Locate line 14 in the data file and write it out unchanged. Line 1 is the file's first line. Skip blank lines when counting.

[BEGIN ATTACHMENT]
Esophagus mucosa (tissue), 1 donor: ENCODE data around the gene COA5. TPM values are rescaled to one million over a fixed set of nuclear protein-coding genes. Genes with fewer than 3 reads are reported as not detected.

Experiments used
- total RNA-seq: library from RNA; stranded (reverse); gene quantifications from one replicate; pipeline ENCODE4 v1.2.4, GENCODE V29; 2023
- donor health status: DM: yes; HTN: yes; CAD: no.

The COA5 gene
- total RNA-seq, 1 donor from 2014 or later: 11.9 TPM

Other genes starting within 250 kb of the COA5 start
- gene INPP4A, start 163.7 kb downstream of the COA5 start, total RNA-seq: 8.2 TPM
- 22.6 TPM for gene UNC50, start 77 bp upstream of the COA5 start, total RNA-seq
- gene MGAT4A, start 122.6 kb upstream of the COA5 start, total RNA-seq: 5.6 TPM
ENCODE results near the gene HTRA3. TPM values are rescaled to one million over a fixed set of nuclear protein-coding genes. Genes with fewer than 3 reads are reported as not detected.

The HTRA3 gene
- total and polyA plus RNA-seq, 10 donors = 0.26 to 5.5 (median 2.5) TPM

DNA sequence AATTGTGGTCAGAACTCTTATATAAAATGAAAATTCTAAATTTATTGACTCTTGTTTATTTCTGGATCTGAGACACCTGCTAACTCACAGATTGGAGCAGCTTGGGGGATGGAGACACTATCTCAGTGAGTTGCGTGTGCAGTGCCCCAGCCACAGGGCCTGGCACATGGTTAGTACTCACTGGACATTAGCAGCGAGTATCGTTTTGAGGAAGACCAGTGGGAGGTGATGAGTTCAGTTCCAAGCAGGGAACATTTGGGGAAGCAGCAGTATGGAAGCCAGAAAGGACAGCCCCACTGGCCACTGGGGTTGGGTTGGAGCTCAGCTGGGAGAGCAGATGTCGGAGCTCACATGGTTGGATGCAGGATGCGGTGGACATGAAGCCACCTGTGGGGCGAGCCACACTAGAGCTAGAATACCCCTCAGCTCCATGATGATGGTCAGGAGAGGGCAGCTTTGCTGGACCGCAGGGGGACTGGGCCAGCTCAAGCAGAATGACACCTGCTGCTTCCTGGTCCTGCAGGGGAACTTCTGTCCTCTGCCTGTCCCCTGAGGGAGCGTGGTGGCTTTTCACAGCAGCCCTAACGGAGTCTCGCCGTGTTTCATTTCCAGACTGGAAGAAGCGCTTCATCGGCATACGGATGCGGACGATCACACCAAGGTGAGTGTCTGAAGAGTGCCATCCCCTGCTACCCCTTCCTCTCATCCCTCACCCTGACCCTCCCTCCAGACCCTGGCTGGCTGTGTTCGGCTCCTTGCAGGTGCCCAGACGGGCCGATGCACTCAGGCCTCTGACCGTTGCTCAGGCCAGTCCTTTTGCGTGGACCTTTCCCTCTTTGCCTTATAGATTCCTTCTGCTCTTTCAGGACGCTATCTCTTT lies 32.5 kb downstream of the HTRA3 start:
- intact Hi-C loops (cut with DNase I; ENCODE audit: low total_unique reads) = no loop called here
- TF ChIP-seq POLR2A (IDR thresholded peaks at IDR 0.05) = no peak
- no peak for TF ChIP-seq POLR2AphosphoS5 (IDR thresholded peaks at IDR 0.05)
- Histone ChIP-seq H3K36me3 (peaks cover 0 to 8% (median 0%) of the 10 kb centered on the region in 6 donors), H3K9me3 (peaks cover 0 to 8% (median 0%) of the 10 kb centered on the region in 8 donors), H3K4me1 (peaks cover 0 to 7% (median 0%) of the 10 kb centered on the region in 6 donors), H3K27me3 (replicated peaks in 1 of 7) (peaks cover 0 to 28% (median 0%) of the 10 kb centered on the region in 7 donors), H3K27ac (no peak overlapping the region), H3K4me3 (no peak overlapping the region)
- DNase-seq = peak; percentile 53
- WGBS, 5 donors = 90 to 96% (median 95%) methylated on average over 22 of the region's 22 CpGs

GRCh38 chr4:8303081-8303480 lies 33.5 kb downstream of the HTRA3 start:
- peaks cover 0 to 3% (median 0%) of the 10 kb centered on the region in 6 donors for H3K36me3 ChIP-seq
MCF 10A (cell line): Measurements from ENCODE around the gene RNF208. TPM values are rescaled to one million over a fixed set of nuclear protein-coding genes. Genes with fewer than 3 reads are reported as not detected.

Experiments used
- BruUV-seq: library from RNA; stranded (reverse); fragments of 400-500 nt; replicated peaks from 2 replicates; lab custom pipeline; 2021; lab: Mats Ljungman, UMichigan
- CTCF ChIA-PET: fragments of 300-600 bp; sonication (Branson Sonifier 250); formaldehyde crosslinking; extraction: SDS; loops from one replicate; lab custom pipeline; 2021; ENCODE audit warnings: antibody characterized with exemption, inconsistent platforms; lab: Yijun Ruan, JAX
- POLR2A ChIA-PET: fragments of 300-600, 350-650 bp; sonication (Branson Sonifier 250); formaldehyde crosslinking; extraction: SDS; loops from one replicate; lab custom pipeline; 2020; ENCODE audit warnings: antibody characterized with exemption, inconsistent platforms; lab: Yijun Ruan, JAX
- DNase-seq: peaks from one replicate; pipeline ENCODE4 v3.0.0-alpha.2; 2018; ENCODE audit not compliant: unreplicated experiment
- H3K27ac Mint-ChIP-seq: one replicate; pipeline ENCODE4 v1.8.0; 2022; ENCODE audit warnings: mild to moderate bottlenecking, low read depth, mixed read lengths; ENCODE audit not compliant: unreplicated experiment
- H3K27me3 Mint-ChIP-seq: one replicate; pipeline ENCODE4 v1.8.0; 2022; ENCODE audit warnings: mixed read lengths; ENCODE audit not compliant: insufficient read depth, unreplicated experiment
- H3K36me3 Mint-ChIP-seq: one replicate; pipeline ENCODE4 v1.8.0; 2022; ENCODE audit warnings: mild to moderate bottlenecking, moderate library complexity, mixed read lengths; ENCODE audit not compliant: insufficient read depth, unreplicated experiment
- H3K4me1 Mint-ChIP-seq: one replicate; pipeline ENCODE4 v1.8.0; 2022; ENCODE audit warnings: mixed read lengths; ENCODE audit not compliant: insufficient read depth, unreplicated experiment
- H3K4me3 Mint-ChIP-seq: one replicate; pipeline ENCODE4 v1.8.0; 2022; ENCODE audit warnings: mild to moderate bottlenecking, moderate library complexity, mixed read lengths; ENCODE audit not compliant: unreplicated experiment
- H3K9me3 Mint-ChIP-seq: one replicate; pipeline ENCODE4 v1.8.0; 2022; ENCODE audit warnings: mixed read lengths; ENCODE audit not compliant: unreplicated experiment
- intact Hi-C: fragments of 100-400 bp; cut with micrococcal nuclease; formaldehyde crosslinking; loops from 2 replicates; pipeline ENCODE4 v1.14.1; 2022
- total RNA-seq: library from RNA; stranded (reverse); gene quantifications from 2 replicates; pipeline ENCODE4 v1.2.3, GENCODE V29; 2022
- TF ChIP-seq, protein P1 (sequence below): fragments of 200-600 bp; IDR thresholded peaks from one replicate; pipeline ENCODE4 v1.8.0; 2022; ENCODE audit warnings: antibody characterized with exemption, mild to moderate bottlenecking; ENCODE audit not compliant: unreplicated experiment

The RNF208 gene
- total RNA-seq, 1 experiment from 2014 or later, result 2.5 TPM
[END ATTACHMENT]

DNA sequence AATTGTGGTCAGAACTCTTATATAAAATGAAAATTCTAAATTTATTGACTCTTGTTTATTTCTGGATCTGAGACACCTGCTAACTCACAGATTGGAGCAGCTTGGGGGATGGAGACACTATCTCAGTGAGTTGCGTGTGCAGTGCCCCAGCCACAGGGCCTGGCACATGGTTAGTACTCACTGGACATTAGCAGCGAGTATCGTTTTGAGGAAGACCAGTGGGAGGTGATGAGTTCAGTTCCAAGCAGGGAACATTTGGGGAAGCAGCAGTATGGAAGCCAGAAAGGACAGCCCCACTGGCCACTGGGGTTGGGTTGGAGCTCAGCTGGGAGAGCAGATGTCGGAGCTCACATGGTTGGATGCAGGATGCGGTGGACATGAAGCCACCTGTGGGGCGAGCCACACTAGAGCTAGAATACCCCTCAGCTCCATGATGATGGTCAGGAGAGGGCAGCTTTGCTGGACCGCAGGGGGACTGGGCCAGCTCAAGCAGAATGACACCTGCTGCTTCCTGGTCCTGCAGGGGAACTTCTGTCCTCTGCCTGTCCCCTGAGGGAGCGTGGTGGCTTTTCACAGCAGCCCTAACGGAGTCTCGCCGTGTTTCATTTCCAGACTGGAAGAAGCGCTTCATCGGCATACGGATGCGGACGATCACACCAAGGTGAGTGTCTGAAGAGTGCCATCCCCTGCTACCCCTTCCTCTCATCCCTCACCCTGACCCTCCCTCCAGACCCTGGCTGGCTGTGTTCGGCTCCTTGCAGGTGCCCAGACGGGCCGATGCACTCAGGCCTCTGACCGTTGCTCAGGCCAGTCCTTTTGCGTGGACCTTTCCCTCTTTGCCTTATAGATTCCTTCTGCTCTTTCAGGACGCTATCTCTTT lies 32.5 kb downstream of the HTRA3 start: